n. A soap that coats the skin with a thin film designed to ward off bacteria.
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One way to avoid getting sick and needing a doc is to wash your hands a lot. Not only will we be repeatedly reminded to do so, but soap manufacturers will keep adding anti-bacterials to more and more products in an effort to capitalize on our germ concerns: A few years ago, anti-bacterial coatings were added to many toys. One new supersoap currently being tested in the U.S. involves a technology that covers the body like an invisible glove.
—Marilyn Linton, “Future health plan,” The Toronto Star, December 29, 2002
2002 (earliest)
Scientists have created a "supersoap" which is twice as effective as conventional detergents. It creates a layer on the skin's surface which bacteria find difficult to cling to.Hands washed with the new soap picked up 58 per cent fewer bacteria than those using ordinary soap.
—“Supersoap keeps skin twice as nice,” Western Daily Press, May 22, 2002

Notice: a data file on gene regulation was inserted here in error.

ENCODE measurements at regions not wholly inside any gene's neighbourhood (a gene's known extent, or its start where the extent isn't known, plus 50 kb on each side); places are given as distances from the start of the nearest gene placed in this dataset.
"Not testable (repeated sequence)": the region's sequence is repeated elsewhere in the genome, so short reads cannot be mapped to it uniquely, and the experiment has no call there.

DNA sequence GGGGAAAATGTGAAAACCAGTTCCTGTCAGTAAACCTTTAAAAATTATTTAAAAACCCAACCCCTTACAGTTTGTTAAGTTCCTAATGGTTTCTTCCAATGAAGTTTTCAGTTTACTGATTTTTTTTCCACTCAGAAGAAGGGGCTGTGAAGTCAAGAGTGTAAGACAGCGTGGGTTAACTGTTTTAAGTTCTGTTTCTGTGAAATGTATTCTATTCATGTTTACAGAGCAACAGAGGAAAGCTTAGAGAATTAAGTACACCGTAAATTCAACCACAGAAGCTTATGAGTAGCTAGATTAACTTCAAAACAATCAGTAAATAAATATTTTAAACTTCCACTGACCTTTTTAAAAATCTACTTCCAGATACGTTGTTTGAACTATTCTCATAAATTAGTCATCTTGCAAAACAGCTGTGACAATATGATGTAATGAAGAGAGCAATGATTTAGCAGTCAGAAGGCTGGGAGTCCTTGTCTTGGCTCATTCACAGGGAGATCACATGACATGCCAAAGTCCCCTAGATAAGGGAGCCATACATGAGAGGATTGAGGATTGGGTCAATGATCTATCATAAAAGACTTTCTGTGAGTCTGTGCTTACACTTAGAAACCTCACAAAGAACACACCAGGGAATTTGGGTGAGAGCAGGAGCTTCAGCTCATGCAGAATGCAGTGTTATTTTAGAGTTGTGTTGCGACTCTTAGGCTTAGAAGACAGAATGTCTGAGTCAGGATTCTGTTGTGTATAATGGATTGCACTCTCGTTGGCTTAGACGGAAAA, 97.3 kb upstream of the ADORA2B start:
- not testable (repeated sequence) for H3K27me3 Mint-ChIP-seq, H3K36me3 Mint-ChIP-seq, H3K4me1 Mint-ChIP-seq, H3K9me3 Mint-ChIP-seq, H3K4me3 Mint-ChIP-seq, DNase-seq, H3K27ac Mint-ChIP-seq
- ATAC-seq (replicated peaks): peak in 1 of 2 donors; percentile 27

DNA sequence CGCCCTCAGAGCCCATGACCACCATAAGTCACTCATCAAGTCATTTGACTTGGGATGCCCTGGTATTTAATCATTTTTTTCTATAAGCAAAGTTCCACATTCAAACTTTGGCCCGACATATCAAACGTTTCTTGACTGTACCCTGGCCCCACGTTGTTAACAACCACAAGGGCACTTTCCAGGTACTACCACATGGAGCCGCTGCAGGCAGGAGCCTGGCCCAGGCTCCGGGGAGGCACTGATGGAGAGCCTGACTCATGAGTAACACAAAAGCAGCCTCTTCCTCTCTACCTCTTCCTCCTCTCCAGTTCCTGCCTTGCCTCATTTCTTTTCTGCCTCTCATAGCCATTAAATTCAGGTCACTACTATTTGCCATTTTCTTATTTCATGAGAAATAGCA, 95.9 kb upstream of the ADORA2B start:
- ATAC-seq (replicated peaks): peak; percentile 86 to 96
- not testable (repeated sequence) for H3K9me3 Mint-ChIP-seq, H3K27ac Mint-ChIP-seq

Since about 1998, the phrase super soap has sometimes been used to refer to the recent crop of anti-bacterial soaps that are crowding regular soaps off the shelves. (And, ever since, there has been vigorous debate about whether we're creating environments that are too clean. See the hygiene hypothesis.) Anti-bacterials are designed to kill germs, but the latest supersoap is different. At the general meeting of the American Society for Microbiology, held in May 2002, scientists at Colgate-Palmolive unveiled something called Microbial Anti-attachment Technology (MAT). Based on three common cosmetic ingredients — petrolatum, dimethicone, and polyquaternium — MAT coats the skin with a super-thin film that purportedly repels bacteria. (In a press release, Colgate-Palmolive somewhat creepily said that MAT gives the skin a "Teflon-like" property.) The scientists claimed that "bacteria attachment" was reduced by up to 58% using a MAT-based soap.
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